The clean-up from Storm Eunice could cost more than £350m, it has been warned and thousands are still facing disruption from one of the worst weather systems in decades.
Hundreds of thousands of homes are still without power after the weather front tore through the country – and indications are the cost to get back to normal could exceed that of previous storms.
At least four people were killed in the UK and Ireland, with a wind speed of 122mph provisionally recorded at The Needles on the Isle of Wight, which, if verified, would be the highest ever in England.
And travellers are warned to brace for continued disruption resulting from more wet and windy conditions to come over the weekend.
Sunday could see gales of up to 70mph in some parts of England, which is the same speed recorded at Heathrow Airport on Friday when thousands watched planes struggling to land on YouTube channel Big Jet TV.
On Saturday, the Energy Networks Association said about 226,000 customers remained without power, while some 1.2 million had been reconnected.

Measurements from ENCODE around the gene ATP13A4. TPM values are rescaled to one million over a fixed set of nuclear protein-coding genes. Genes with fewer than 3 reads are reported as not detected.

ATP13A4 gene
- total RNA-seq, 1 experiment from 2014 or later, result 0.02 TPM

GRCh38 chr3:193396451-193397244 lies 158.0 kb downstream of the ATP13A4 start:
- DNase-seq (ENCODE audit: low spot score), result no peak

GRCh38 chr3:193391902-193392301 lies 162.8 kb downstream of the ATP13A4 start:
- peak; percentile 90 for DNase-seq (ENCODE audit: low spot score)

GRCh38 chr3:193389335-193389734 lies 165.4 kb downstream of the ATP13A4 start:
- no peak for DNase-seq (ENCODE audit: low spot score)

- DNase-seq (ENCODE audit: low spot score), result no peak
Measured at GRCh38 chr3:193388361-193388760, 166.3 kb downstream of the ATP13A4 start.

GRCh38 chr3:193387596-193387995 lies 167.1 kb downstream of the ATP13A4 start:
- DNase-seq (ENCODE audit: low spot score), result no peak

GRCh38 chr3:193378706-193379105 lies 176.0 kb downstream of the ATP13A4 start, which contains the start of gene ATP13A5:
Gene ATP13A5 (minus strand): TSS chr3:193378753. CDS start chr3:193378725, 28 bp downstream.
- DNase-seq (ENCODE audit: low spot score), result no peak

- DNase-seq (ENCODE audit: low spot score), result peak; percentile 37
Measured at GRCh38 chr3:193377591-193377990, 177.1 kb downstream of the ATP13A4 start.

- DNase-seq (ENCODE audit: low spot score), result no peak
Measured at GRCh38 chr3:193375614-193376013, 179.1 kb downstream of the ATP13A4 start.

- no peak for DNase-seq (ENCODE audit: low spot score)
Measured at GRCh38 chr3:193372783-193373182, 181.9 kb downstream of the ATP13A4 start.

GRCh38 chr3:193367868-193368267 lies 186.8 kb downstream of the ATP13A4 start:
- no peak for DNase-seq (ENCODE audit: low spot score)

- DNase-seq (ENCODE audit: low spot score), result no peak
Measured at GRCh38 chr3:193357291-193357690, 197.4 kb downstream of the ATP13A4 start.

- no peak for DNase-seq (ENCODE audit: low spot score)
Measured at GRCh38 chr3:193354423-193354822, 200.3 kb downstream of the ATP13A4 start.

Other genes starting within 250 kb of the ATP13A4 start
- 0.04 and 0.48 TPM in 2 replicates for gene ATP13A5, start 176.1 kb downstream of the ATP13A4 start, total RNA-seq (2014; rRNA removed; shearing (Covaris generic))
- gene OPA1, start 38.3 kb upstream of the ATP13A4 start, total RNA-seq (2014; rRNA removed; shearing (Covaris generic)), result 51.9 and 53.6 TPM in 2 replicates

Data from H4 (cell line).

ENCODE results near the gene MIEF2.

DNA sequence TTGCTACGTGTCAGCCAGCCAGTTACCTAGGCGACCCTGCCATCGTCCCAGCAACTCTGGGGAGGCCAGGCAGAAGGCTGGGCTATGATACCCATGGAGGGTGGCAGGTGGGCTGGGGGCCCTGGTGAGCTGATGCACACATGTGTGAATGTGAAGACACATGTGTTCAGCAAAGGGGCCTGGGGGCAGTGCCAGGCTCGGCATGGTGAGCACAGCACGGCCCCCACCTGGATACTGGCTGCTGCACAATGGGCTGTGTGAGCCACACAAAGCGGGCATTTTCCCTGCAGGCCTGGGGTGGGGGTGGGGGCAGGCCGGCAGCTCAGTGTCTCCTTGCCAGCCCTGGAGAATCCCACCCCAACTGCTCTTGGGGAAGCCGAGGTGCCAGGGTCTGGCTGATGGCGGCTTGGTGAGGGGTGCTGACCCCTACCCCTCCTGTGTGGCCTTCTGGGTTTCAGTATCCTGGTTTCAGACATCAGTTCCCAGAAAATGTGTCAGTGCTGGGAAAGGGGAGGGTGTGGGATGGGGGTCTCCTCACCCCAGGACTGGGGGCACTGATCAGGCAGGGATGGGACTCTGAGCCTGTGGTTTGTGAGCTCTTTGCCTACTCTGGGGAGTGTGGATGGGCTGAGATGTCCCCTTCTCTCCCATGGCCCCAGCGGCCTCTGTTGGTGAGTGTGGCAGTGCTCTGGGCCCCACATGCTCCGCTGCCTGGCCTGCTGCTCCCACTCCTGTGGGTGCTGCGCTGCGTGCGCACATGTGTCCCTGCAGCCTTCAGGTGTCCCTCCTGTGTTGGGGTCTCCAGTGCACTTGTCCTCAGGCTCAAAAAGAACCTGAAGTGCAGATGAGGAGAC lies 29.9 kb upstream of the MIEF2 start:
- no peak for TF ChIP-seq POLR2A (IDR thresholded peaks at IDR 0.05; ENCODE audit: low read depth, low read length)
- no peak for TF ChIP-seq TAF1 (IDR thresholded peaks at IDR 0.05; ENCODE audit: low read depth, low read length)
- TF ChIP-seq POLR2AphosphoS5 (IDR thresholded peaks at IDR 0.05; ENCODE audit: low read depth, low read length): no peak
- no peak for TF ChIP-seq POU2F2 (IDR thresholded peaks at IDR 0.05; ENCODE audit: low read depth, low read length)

Around 60,000 customers are still without power in the south of England, 58,000 in the South East, 55,000 in the South West, 35,000 in eastern England and about 15,000 in South Wales, it said.
At the height of the storm, planes struggled to land in high winds, the roof of the O2 Arena in London was damaged, and the spire of St Thomas Church in Wells, Somerset, crashed to the ground.
The Association of British Insurers has warned previous similar storms have cost around £360m in repairs.
A spokesperson said that while no two storms are the same, the last significant ones to hit the UK – Ciara and Dennis – led to insurers “paying out over £360m”.
The Met Office has issued a yellow warning for wind covering the entire southern coast and southwest Wales until 6pm on Saturday.
On Sunday, a yellow warning for wind is in place for England, Wales, and southwest Scotland, while a yellow rain warning covers Lancashire and Cumbria.
Meteorologist Greg Dewhurst said Eunice was one of the worst storms in decades.
“The 122mph statistic was a new provisional record for England in terms of wind gusts,” he said.
“But it’s also about how widespread the storm was, so we will be looking at whether this storm was worse than the Burns Night storm (in 1990), or the one in 1987 when gusts were around 80 to 90mph – but the damage may have been more widespread.”